Auxiliary aids and services
Many disabled children will have a special educational need (SEN) and may need auxiliary aids which are necessary as part of their SEN provision; and in some circumstances as part of a formal EHC Plan. These aids may be provided in the school under the SEN route, in which case there will be no need for the school to provide those aids as part of their reasonable adjustment duty.
Schools will have to consider whether to provide auxiliary aids as a reasonable adjustment for disabled children. This will particularly be the case where a disabled child does not have an EHC Plan or where the EHC Plan does not provide the auxiliary aid or service.
The term “auxiliary aids” found in the Equality Act 2010 covers both auxiliary aids and services but there is no legal definition for what constitutes auxiliary aids and services. Considering the everyday meaning of the words, is, however, helpful. Legal cases have referred to the Oxford English Dictionary definition of auxiliary as “helpful, assistant, affording aid, rendering assistance, giving support or succour” and that auxiliary aids and services “are things or persons which help.” Examples of what may be considered an auxiliary aid could be; hearing loops; adaptive keyboards and special software. However the key test is reasonableness and what may be reasonable for one school to provide may not be reasonable for another given the circumstances of each case.
Some disabled children will have a need for auxiliary aids which are not directly related to their educational needs or their participation in school life, for example, things which are generally necessary for all aspects of their life, such as hearing aids. It is likely to be held that it would be unreasonable for a school to be expected to provide these auxiliary aids.
What does it mean by ‘reasonable’?
Schools can look at the published guidance on the auxiliary aids duty which includes advice on when it would be reasonable for them to have to make adjustments and what factors they as a school should take into account in its assessment of whether or not it
would be reasonable to make any particular adjustment.
If an adjustment is reasonable then it should be made and there can be no justification for why it is not made. However, schools will not be expected to make adjustments that are not reasonable.
The Act does not set out what would be a reasonable adjustment or a list of factors to consider in determining what is reasonable. It will be for schools to consider the reasonableness of adjustments based on the circumstances of each case. However, factors a school may consider when assessing the reasonableness of an adjustment may include the financial or other resources required for the adjustment, its effectiveness, its effect on other pupils, health and safety requirements, and whether aids have been made available through the Special Educational Needs route.
Cost will inevitably play a major part in determining what is reasonable and it is more likely to be reasonable for a school with substantial financial resources to have to make an adjustment with a significant cost, than for a school with fewer resources. For example, a small rural primary school may not be able to provide specialised IT equipment for any disabled pupils who may need it and it may not be reasonable for the school to provide that equipment. On the other hand, a much larger school might reasonably be expected to provide it.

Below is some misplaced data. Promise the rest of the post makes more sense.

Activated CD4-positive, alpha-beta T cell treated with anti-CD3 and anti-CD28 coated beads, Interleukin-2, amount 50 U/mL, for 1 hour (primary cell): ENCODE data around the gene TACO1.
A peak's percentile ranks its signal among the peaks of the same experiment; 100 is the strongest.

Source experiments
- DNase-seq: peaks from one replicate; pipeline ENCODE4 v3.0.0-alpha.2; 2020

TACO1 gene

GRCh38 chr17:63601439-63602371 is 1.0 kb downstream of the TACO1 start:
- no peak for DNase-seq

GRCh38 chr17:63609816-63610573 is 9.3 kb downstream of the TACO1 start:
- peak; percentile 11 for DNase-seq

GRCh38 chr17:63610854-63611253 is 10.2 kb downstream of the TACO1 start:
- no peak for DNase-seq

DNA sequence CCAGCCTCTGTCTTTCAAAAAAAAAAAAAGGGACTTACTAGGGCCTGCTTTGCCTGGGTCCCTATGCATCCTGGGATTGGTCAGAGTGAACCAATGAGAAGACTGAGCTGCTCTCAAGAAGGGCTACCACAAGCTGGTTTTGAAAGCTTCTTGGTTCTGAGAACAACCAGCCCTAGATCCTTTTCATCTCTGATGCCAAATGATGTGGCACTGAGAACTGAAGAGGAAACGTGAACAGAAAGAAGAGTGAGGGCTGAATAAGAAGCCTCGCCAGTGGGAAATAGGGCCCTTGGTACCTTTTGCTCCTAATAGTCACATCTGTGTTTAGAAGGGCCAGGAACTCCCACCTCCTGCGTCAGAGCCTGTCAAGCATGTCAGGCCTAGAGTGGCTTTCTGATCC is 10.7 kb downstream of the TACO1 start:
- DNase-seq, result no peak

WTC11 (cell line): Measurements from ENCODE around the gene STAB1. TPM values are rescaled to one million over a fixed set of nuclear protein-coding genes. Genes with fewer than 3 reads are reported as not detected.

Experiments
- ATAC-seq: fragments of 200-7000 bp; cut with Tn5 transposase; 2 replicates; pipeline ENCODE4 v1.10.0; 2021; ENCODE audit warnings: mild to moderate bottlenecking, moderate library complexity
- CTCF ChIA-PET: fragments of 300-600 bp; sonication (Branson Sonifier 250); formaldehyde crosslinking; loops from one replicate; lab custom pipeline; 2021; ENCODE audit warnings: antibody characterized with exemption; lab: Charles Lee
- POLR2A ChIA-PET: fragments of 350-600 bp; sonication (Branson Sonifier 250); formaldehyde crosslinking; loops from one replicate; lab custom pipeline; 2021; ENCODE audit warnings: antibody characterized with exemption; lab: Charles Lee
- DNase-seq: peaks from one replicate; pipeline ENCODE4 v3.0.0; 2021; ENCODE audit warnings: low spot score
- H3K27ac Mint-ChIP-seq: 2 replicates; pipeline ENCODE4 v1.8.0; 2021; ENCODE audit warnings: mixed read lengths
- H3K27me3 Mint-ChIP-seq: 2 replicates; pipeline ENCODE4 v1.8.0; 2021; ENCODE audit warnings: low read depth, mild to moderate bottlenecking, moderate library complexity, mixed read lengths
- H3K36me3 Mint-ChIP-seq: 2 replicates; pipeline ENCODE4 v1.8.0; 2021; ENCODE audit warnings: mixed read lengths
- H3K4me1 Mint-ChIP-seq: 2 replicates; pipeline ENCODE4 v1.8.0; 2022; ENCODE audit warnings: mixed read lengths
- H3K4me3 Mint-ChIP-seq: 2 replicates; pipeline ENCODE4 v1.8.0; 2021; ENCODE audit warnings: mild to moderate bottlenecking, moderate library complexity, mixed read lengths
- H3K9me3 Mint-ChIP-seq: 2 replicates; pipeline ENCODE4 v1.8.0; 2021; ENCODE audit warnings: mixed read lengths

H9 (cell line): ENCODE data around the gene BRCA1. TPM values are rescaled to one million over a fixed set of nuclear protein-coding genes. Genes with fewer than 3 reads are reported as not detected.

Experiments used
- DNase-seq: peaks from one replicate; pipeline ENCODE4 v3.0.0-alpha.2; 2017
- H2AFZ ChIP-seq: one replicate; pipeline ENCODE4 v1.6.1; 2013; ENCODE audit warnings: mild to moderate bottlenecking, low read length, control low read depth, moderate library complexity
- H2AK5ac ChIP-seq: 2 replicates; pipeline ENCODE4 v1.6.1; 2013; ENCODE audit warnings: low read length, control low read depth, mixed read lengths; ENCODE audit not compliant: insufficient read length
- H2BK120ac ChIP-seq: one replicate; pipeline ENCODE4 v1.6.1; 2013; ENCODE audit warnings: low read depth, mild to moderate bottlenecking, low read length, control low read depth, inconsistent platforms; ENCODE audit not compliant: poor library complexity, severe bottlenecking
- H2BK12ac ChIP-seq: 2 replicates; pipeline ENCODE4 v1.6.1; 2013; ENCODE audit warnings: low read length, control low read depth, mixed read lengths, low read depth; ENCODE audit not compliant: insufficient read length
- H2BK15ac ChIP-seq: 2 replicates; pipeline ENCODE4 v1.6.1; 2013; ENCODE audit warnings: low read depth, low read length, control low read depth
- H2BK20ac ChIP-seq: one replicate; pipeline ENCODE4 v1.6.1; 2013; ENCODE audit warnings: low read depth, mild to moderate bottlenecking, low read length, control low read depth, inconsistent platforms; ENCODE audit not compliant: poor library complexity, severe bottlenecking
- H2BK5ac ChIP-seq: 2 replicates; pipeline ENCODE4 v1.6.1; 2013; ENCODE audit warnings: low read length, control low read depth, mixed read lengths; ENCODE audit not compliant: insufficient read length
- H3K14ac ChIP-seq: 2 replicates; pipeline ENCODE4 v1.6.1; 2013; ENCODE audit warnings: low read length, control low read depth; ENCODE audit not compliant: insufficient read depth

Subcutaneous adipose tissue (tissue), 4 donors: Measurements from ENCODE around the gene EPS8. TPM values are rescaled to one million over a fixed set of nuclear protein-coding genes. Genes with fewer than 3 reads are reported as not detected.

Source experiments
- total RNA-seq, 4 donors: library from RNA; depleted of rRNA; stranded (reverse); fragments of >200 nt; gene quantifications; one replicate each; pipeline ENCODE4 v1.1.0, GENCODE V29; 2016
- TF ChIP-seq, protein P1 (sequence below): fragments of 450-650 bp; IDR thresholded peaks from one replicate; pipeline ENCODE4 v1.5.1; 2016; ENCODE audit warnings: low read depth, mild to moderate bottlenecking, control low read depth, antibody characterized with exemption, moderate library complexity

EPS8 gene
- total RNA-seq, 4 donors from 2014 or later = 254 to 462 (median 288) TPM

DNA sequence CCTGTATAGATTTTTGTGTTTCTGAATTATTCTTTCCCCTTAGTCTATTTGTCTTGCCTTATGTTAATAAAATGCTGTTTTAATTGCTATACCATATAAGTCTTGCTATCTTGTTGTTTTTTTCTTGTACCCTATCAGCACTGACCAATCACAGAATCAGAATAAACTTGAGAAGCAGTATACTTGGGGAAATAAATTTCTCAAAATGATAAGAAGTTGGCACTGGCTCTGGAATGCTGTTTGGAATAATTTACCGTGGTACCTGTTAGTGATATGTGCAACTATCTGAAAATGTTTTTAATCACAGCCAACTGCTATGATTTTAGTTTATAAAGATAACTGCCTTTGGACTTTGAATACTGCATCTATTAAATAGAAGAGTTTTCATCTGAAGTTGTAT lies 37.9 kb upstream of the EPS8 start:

Often, though, effective and practicable adjustments for disabled pupils will involve little or no cost or disruption and are therefore very likely to be reasonable for a school to have to make.
Schools generally will try to ensure that disabled pupils can play as full a part as possible in school life and the reasonable adjustments duty will help support that. However, there will be times when adjustments cannot be made where adjustments are not deemed to be reasonable.
The reasonable adjustments duties on schools are intended to complement the accessibility planning duties and the existing SEN provisions which are part of education legislation, under which local authorities have to provide auxiliary aids to pupils with an EHC Plan
What should i do if i think my child is being discriminated against.
If you think that your child is being discriminated against because of their disability then the first thing you should do is contact the school in writing with the following:
- How your child or young person meets the disability criteria (as per the definition within Equality Act 2010).
- What type of discrimination has taken place
- Keep to the facts and include date(s), location(s), who was involved, witness(es)
- Explain the affect this has had on your child / young person and yourself
- What you would like the school to do to make things better (i.e. reasonable adjustments, an apology etc).
Appeals to the SEND Tribunal
If this initial letter does not have the desired outcome then you may need to consider following the school’s complaints stages or you may want to consider appealing to the SEND Tribunal. The SEND Tribunal will listen to discrimination appeals based on disability only (i.e. not race or religion etc).
Please note: Appeals to the tribunal are time limited, in that you must send your complaint to the tribunal within 6 months of the discrimination taking place. If you send your complaint more than 6 months later, you’ll be asked to explain why.
Your complaint can include events which happened more than 6 months ago, as long as these directly relate to events that have taken place in the last 6 months. The tribunal must be able to treat events as a single complaint about one ongoing issue.
For example, if your child was permanently excluded from school after a series of fixed-term exclusions which you believe were all because of the child’s disability, the tribunal could treat them as a single complaint.
You can find out more information about appealing to the SEND Tribunal on the grounds of disability discrimination on the GOV.UK site .
If you think you will struggle to do any of this on your own then please do contact us by email: email@example.com or call us on: 0330 222 8555 to discuss how we may be able to support you.